Wake County leaders signaled Monday that additional revenue from a property-tax increase will likely be needed soon to help keep up with population growth that is filling schools and stretching county services.
At a joint meeting Monday of the Wake County Board of Commissioners and the school board, school leaders laid out their budget challenges. Those include the following projections:
• More than 3,000 new students a year will join the system.
Sign Up and Save
Get six months of free digital access to The News & Observer
• State government will no longer automatically compensate for growth in student populations.
• The state will no longer budget for programs such as driver’s education.
• The system may be hard-pressed to pay for new programs to help struggling schools.
That information came after County Manager Jim Hartmann told the boards meeting at the PNC Arena that, despite what people may say, residential growth doesn’t pay for its costs.
“We cannot grow ourselves out of this,” James West, chairman of the all-Democratic board of commissioners, said after the meeting. “As we go through and analyze the data, it’s likely for us to have to get some additional revenue. And our primary source for getting that is through some reasonable tax increase.’’
With Republicans controlling the board of commissioners during all but two years since 2002, property taxes for education were mainly raised to build or open schools. The last tax increase not connected to a bond issue was in 2006. Since 2008, Wake schools have added more than 17,000 students, but the growth in county funding has not kept pace. The school system gets $115 less per student annually in local funds for operations.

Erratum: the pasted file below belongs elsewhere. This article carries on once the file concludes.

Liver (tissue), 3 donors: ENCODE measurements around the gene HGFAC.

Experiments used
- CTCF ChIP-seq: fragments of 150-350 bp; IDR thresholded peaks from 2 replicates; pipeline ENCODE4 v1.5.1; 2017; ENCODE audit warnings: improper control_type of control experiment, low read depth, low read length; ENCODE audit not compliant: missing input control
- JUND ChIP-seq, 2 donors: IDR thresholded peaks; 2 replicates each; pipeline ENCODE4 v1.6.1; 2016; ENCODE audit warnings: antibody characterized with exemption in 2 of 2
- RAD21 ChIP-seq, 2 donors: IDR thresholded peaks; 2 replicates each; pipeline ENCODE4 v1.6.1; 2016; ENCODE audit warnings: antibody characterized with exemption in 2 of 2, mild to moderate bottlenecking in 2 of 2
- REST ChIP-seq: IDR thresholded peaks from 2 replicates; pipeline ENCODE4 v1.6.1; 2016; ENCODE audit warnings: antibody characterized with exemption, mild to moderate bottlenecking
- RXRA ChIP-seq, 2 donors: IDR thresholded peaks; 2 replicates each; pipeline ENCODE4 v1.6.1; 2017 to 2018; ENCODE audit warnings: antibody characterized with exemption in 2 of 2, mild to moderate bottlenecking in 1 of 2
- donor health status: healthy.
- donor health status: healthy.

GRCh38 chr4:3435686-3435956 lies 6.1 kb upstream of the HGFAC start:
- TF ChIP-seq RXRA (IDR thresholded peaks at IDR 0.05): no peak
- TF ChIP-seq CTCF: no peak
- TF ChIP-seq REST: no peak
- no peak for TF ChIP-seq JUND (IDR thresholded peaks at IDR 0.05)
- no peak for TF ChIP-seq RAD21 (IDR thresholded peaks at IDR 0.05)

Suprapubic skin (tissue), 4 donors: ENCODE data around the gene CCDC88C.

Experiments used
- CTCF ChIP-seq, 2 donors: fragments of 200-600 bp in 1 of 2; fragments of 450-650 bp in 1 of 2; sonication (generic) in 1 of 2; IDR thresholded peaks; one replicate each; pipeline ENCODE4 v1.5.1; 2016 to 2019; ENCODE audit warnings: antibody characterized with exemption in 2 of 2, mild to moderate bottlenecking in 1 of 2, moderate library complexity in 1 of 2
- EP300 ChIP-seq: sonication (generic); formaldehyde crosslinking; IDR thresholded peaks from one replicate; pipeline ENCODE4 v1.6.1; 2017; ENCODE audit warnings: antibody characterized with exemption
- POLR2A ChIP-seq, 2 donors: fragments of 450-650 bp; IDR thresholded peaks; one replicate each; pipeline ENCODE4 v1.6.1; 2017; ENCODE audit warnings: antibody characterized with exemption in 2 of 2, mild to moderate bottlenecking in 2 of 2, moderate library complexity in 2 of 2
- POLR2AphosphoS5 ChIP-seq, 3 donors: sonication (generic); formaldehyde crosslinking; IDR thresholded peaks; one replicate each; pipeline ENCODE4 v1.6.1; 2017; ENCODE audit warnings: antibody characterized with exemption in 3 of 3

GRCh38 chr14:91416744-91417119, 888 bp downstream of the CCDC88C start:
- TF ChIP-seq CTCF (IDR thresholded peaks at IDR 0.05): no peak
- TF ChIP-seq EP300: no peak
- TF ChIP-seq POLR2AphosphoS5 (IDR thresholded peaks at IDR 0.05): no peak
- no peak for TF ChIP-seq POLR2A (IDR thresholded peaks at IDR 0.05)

Both boards are still in the early process of developing their budgets for the 2015-16 fiscal year, which begins in July. Commissioner Matt Calabria urged sharing information between the panels as the budgets are prepared.
“It would be helpful for us to be partners to really understand where the (school) board is coming from so we can support the school system as best we can,” Calabria said.
Monday marked the first joint meeting of both bodies since Democrats gained the majority on the board of commissioners last fall. They hold all seven commissioner seats.
Phil Matthews, the former Republican chairman of the commissioners, said in an interview he’s not surprised that a new Democratic majority would be talking about a tax increase.
“I don’t believe the majority of people in Wake County will support tax increases,” said Matthews, who was defeated by Calabria. “Downtown Raleigh – a certain group down there – will support it. The majority of people – retired people, people who live on fixed incomes – they won’t support it.”
Growth was a recurring theme during the joint meeting. The county’s population reached 1 million last year and is projected to double in the next 40 years. Wake is growing by 62 people a day, including 22 births, or the equivalent of a kindergarten class.
Hartmann said it takes property taxes from a $578,000 home to equal the cost of a single student.
“When we hear that argument that growth alone is going to pay for everything that they absorb, it’s not coming to us from the residential tax base,” he said.
Deputy County Manager Johnna Rogers said that preliminary estimates show a $12.9 million revenue surplus for the coming fiscal year if taxes aren’t raised. But she said they haven’t yet gotten the budget requests from county departments or the school system.
West said that programs should be driving funding, not the other way around. He said that if county leaders can make a good case, then people will support a tax increase.
“We can go and talk to the people,” West said. “Get their input and show them that this is something that is realistic based on the kind of county that we want to have,” he said. “We are a leading-edge county with a leading-edge school system.”
Monday’s meeting was far more cordial than past meetings between the Democratic-led school board and former Republican majority on the board of commissioners. Those meetings were often marked by insults and bickering.
“People want to see us getting the work done,” school board member Keith Sutton said after the meeting. “They want to see both boards working together and getting the job done.”